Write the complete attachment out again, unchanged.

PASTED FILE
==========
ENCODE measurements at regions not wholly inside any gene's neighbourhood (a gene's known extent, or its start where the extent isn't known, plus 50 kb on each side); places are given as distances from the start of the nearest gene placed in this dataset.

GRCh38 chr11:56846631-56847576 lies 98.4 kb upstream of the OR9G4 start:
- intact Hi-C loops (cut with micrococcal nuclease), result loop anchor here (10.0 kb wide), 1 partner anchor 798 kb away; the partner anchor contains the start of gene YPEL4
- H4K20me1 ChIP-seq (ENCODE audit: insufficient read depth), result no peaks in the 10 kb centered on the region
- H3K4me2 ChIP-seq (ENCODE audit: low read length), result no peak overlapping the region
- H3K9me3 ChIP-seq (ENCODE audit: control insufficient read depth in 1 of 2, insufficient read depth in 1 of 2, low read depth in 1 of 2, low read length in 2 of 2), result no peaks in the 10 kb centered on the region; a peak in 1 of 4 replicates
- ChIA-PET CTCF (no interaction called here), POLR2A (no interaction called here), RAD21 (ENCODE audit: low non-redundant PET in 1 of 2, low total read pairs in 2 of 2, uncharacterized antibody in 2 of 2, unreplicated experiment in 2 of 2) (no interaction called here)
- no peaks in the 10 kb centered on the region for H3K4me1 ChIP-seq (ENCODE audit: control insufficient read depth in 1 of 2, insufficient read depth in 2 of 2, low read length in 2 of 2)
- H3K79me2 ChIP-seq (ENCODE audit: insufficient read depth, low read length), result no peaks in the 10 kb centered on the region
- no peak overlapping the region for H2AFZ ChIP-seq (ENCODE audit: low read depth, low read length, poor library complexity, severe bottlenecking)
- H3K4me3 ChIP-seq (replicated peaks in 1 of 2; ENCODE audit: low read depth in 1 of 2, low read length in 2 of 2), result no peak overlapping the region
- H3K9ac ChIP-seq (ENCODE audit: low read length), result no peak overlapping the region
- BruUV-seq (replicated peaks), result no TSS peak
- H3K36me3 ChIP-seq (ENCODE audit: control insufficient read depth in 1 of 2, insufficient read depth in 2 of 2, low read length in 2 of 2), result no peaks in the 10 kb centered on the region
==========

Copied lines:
ENCODE measurements at regions not wholly inside any gene's neighbourhood (a gene's known extent, or its start where the extent isn't known, plus 50 kb on each side); places are given as distances from the start of the nearest gene placed in this dataset.

GRCh38 chr11:56846631-56847576 lies 98.4 kb upstream of the OR9G4 start:
- intact Hi-C loops (cut with micrococcal nuclease), result loop anchor here (10.0 kb wide), 1 partner anchor 798 kb away; the partner anchor contains the start of gene YPEL4
- H4K20me1 ChIP-seq (ENCODE audit: insufficient read depth), result no peaks in the 10 kb centered on the region
- H3K4me2 ChIP-seq (ENCODE audit: low read length), result no peak overlapping the region
- H3K9me3 ChIP-seq (ENCODE audit: control insufficient read depth in 1 of 2, insufficient read depth in 1 of 2, low read depth in 1 of 2, low read length in 2 of 2), result no peaks in the 10 kb centered on the region; a peak in 1 of 4 replicates
- ChIA-PET CTCF (no interaction called here), POLR2A (no interaction called here), RAD21 (ENCODE audit: low non-redundant PET in 1 of 2, low total read pairs in 2 of 2, uncharacterized antibody in 2 of 2, unreplicated experiment in 2 of 2) (no interaction called here)
- no peaks in the 10 kb centered on the region for H3K4me1 ChIP-seq (ENCODE audit: control insufficient read depth in 1 of 2, insufficient read depth in 2 of 2, low read length in 2 of 2)
- H3K79me2 ChIP-seq (ENCODE audit: insufficient read depth, low read length), result no peaks in the 10 kb centered on the region
- no peak overlapping the region for H2AFZ ChIP-seq (ENCODE audit: low read depth, low read length, poor library complexity, severe bottlenecking)
- H3K4me3 ChIP-seq (replicated peaks in 1 of 2; ENCODE audit: low read depth in 1 of 2, low read length in 2 of 2), result no peak overlapping the region
- H3K9ac ChIP-seq (ENCODE audit: low read length), result no peak overlapping the region
- BruUV-seq (replicated peaks), result no TSS peak
- H3K36me3 ChIP-seq (ENCODE audit: control insufficient read depth in 1 of 2, insufficient read depth in 2 of 2, low read length in 2 of 2), result no peaks in the 10 kb centered on the region